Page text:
THE MICROBUS, GATESHEAD
Pubs with bus stops. Bus stops for pubs. Here comes the 97. Arm out, steady as you go. £2.70 single please, ding ding.
Pubs and buses were made for each other, like love and marriage (“go together like a horse and carriage…”), so much so that one of the attractions for the consortium that created The Microbus in Gateshead was the proximity of the nearest bus stop.
The stop for about a dozen Tyneside services is literally two steps from the three-month old pub door. The Microbus – on a parade of railway arches adjacent to the High Level Bridge – is dedicated to the VW Campervan and all its connotations, so I stepped inside with all my theme pub nightmares primed for shaking, shuddering reality. But not a bit of it shook me
The Microbus is a terrific addition to Gateshead’s pub culture
I recognised myself, my family and my friends in the groups and couples in the tiny premises. People make pubs and – Microbus – I feel at home with you.
VW insignias, Campervan grilles, license plates and hubcaps come second to six handpulls and ten taps – a range of cask and keg beers that an ale aficionado spends time dreaming of. Best of all is the pub’s ability to turn sourpuss me into roll-over-and-rub-my-belly submission.
Co-owner Gary Moore was previously involved in running The Schooner in Gateshead after taking early retirement following a 40-year career in the civil service.
“I felt it was time to go,” he says. “I never intended to get involved in a pub but I learned a lot at The Schooner, like the colossal outgoings that a big pub has – and I never realised what hard work it is.”
Part-owner Gary Moore at The Microbus bar
Although Gary and his wife have a VW Campervan, it was never the intention of swamping the new venture with what you might call Westfalia paraphernalia. However, the bar frontage has incorporated a van panel – lights and all – with two similar body-parts filling roles elsewhere. References to a more relaxed, holiday-type atmosphere are at every turn – model vans, surfing body boards, cool badges, fridge magnets, a ukulele and a shelf of VW magazines.
The pub’s brick-effect wallpaper looks so fake it’s more of a cartoon creation. But that’s the whole point; no part of the decor is trying to fool anybody, and anyway, orange-painted walls and a white curved ceiling shout colours that are sooo VW Campervan.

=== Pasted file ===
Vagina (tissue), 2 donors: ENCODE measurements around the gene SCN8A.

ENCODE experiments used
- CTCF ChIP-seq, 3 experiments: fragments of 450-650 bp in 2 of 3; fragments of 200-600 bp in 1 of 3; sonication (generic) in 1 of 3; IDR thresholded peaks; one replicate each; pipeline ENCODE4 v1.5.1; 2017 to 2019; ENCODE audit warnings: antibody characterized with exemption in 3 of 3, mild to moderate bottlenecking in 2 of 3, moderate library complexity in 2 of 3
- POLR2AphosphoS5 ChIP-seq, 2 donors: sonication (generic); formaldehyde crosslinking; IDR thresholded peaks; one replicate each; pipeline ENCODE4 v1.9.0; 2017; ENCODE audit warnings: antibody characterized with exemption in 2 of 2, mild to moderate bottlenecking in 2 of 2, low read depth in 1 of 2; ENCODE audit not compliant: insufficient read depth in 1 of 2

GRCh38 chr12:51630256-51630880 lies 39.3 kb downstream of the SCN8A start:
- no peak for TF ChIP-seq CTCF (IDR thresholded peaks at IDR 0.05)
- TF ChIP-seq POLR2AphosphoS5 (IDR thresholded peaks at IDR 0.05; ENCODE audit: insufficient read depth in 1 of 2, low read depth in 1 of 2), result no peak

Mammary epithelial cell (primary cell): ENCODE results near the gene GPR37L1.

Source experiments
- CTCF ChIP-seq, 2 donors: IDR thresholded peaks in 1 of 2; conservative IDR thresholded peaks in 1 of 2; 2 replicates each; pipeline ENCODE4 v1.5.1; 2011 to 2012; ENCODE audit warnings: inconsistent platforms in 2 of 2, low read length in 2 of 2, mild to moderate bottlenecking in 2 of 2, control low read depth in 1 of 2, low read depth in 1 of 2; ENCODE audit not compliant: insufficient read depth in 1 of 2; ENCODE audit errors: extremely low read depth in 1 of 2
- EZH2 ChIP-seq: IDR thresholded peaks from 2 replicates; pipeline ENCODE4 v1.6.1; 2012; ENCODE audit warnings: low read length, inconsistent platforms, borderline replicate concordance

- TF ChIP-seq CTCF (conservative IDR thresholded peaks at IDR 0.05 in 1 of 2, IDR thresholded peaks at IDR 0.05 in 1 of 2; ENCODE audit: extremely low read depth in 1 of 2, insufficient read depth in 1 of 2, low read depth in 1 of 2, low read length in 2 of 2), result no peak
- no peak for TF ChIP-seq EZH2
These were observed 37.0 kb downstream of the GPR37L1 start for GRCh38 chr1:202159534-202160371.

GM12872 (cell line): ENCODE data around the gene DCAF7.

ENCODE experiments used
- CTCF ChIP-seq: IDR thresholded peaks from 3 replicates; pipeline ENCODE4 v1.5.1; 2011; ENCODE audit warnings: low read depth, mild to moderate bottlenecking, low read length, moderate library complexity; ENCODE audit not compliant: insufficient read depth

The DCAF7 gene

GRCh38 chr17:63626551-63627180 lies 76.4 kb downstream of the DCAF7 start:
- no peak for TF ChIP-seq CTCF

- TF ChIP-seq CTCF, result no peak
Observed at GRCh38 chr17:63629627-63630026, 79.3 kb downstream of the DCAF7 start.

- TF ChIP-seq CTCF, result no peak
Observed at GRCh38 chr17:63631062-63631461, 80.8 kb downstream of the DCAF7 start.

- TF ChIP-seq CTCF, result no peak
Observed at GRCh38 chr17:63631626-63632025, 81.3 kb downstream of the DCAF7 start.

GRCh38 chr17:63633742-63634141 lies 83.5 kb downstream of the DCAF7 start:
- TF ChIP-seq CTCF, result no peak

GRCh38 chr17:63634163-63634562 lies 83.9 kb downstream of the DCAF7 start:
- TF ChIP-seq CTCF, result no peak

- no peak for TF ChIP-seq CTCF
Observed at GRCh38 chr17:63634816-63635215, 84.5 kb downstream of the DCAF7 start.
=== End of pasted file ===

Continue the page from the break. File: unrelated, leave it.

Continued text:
“People really like the B&Q orange,” says Gary. “The front panels were originally going to hang on the wall then someone said they’d look good as a bar front. We never even thought about how we would get them through the door.”
The bus stop ‘thing’, however, is about to take off with the promise of a replica on its way for display following a tongue-in-cheek request for timetables.
“We asked Go North East if we could have them for the wall and they suggested a replica bus stop instead. They’ve been really good, really helpful.”
The best advert, Gary reckons, is his dog Harriet sitting in the window after a long walk in the morning to get to work. He says: “She’s done more to attract custom than anything else.”
A replica of the bus stop outside is on its way to the pub
VW Campervan references everywhere
Over the years, The Micropub address has hosted hairdressing salons, newsagents and any amount of cafes – one of which has a unique place in North East hearts. Under the name of the High Level Cafe is the ‘sleazy snack bar’ that introduces the unforgettable Geordie anthem, Fog On The Tyne. The 1971 song, performed by Lindisfarne and written by the genius that was Alan Hull, starts:
Sittin’ in a sleazy snack bar
Sucking sickly sausage rolls.
Slippin’ down slowly,
Slippin’ down sideways,
Think I’ll sign off the dole.
The fog on the Tyne is all mine all mine,
The fog on the Tyne is all mine.
The pub’s most popular beer is Campervan Brewery’s Leith Juice IPA from Edinburgh, an American West Coast, tropical-flavoured IPA with more than a squeeze of orange zest to bring extra sunshine with it.
Unsurprisingly given the name, Gary Moore says they sell more of that than anything else. Add to the roster Roosters Fort Smith, Twice Brewed Neptune, Durham Bede’s Chalice, Northern Monk Double Heathen, Hops & Dots Kanye Best, Tennents Lager (rarely sighted south of the border) and Brass Castle Ginger Tom, plus house beer Octopus Juice from Yard of Ale (Ferryhill, County Durham) and you have a set of casks and kegs that can’t possibly fail.
And, with The Microbus’s attention to bus stops and timetables, there’s little chance of missing the last number 56 and having to walk home.
Ding “you can’t have one without the other” Ding.
Listen to Lindisfarne's reference to what is now the Microbus:
Arch 2 High Level Parade,
Lindisfarne’s ‘Sleazy Snack Bar’
Tables are dedicated to the house beer, Octopus Juice
Reading matter is VW, what else?
It’s eeny meeny miney moe time